GP Libations No. 2: RUM

 

 

JAMES BEARD, THE RENOWNED CHEF, FOOD WRITER and seminal figure in advancing American gastronomy, whom Julia Child once accurately described as, “the quintessential American cook” said of rum, “Of all the spirits in your home, rum is the most romantic.”

And in many ways Mr. Beard was right. One of the pivotal characteristic that is supports the enduring interest in rum is that of all the spirits, it has the most exciting back story, one that includes: pirates, slavery, the British Navy and of course the Caribbean sun and sand of its original home to back it up.

While Bedouin tribes had apparently distilled alcohol from sugar products, and used it medicinally, its first explicitly recorded modern appearance as a beverage was in Barbados in the 1640’s, where it was variously called kill-devil, Barbadoes Waters, rumbullion, and finally rum, the name which, with some variations, Spanish (ron), French (rhum) and other languages adopted. While some writers claim that a Martinicans and Brazilians might have made a spirit from sugar earlier, it was certainly Barbadian planters who first made rum a commodity distilled in commercial quantities and traded. Regardless rum, irrespective of its spelling, has been around a long, long time…

And from its Caribbean origins, rum has expanded world wide with distinctive varieties produced almost everywhere sugar cane is grown. Today, India, Philippines and Brazil are now some of the world’s largest producers of rum, hosting between them six of the world’s top ten brands, but they are also among the world’s biggest consumers, and like Australia, another large market, they consume most of their production locally.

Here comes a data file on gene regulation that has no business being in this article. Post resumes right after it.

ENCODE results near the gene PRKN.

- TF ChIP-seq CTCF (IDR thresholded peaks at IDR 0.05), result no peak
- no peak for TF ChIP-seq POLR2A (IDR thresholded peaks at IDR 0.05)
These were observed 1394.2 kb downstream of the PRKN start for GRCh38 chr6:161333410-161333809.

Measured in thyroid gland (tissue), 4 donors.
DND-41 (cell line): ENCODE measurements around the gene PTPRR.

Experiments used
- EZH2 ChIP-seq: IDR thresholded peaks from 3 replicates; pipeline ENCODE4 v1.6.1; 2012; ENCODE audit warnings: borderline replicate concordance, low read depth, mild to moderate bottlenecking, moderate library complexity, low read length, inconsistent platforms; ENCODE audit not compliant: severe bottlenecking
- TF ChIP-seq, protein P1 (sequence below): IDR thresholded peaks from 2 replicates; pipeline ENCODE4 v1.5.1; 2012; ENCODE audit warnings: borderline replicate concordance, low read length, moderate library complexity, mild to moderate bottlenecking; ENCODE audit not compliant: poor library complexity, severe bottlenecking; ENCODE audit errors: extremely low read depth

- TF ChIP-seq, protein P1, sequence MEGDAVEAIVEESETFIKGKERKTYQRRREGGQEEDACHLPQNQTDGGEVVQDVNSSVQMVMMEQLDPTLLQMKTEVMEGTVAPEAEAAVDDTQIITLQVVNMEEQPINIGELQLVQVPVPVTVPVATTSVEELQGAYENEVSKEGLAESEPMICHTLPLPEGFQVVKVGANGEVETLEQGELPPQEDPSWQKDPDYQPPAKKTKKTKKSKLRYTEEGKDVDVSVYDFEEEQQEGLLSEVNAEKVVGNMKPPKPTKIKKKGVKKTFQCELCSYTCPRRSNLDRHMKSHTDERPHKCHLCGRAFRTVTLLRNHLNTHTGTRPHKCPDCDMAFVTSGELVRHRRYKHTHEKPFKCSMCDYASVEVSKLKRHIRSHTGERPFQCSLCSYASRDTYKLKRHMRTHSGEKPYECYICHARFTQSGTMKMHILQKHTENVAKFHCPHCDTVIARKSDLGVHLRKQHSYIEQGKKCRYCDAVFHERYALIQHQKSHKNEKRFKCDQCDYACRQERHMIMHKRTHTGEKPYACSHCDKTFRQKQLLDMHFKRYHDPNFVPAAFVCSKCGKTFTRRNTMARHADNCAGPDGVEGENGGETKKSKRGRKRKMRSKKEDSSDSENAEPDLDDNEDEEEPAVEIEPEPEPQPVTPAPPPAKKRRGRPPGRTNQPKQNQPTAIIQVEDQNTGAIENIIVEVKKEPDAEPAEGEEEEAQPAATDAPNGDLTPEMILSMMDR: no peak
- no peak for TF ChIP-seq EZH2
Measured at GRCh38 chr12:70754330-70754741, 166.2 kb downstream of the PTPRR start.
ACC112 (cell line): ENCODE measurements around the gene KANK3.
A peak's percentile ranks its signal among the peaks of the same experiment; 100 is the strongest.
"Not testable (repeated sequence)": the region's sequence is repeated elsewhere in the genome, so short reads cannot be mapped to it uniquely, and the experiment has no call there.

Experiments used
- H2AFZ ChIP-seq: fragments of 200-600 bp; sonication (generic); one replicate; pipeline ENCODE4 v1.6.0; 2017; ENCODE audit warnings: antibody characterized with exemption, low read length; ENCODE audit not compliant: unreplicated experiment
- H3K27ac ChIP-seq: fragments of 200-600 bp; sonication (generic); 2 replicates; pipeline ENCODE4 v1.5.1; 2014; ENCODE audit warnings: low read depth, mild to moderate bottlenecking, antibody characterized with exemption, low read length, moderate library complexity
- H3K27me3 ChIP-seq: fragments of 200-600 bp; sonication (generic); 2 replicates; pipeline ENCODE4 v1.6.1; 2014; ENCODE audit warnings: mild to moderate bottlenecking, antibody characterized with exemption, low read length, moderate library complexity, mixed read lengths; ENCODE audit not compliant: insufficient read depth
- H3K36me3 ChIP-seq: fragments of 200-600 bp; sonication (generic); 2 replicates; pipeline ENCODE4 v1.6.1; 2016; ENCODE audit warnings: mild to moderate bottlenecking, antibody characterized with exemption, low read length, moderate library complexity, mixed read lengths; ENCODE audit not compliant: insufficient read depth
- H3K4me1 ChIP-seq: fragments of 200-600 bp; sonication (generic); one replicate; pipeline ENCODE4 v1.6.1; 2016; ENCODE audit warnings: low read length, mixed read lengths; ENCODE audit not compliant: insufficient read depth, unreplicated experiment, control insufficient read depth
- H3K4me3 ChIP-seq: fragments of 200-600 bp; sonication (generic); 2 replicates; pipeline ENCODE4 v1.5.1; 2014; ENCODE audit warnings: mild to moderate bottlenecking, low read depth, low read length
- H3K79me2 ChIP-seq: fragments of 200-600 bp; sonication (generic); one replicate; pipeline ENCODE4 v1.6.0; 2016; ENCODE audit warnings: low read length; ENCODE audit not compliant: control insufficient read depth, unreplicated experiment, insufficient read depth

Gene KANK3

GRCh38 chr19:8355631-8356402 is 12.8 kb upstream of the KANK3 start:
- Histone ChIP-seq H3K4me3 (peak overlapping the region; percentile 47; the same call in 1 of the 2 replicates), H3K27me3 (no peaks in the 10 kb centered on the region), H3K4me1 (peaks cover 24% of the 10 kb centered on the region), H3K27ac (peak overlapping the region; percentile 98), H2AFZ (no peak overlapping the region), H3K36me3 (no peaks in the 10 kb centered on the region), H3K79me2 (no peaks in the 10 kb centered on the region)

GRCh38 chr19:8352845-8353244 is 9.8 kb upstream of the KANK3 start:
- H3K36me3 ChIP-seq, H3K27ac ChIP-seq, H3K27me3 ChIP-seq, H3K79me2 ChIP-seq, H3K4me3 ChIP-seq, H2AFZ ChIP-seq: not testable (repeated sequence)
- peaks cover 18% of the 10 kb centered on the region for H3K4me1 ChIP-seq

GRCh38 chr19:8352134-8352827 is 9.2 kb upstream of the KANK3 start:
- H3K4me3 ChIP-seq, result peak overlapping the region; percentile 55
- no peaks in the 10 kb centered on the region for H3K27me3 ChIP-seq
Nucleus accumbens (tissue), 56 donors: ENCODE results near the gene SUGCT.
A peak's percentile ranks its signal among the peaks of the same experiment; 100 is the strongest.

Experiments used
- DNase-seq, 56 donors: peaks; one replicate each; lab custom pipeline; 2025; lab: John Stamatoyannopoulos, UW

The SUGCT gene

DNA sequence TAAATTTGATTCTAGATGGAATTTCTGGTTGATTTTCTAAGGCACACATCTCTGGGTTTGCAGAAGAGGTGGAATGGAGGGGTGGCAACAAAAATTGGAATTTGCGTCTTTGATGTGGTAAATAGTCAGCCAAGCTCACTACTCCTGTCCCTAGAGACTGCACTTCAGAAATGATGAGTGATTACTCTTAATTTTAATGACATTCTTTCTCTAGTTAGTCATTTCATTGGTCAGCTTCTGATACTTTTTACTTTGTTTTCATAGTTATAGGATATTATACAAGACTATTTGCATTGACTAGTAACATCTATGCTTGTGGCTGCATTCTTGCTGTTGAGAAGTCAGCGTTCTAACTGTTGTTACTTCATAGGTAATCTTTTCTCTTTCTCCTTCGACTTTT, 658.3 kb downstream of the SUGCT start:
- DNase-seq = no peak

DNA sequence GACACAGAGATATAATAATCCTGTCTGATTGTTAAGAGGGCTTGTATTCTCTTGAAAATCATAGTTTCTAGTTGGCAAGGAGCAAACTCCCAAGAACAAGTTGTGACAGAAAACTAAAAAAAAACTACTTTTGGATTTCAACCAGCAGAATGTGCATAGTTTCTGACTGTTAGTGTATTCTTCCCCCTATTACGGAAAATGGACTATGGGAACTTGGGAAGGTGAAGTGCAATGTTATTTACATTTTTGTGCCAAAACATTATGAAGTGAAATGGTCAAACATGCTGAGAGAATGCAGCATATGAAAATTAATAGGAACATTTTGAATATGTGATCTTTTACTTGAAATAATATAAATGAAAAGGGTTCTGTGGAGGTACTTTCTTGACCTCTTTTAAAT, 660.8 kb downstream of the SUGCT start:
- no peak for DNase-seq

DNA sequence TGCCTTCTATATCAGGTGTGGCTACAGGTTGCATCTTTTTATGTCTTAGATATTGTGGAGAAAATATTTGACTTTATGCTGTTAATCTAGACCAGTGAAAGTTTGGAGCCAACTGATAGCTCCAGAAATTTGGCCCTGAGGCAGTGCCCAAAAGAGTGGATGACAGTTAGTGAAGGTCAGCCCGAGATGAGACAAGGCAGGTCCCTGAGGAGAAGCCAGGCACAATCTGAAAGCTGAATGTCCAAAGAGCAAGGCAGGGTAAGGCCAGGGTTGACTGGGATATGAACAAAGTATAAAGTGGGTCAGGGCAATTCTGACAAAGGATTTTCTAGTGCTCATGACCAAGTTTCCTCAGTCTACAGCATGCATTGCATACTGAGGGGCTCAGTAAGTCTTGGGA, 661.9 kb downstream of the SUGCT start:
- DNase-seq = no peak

The Rum Sugarcane Field Harvest yesterday…

 Rum comes in an infinite variety of colors and flavors. White rums, used for cocktails, are sometimes unaged, and in many Caribbean islands even aged white rums are subsequently charcoal filtered to remove the color they acquire from the oak barrels.

Each Caribbean island produces its own distinctive variation of rum; Cuba and Puerto Rico for example, sport a lighter style of rum for export. The demands of the French forces in World War One hugely boosted production in Martinique and Guadeloupe.   After the war they developed their distinctive rhums agricoles made from the full sugar cane, which they contrast with rhum industriel, made from molasses, which they shrewdly market as superior. In the English speaking Caribbean it is produced in relatively small quantities and often called sugar cane brandy

and today.

Some rums, especially those from “The Spanish Main” around the Caribbean are using the solera method, derived from sherry production, in which the rums are decanted into a variety of casks previously used for other drinks, such as port and sherry, and then blended. Aged rum based on these, from Venezuela, Guatemala, Panama, Honduras and Nicaragua are increasingly penetrating global markets.

From its earliest days, rum has been a prime constituent of mixed drinks, beginning with punch (from the Hindi word for five, which was the number of ingredients) which are typically rum, water, sugar, spice and citrus. Variations on theme included the Cuban mohito, the mint julep, the Franco- Caribbean ‘tit ponche and the Brazilian Caiparinha.

Premium aged rums, also known as “sipping rums” are enjoyed unmixed and have seen a growing recognition among the world spirits elite connoisseurs, but no matter how rum aficionados might bridle, manufacturers are of course entirely happy with bars mixing premium rums into cocktails! IW

GP RECOMMENDATIONS

MoS ARCHIVES

[Opening Image: Saccharum arundinaceum. 
All Photos by  Fredi Marcarini from his forthcoming book "Rum: A Journey"]

Posted on June 21st, 2012

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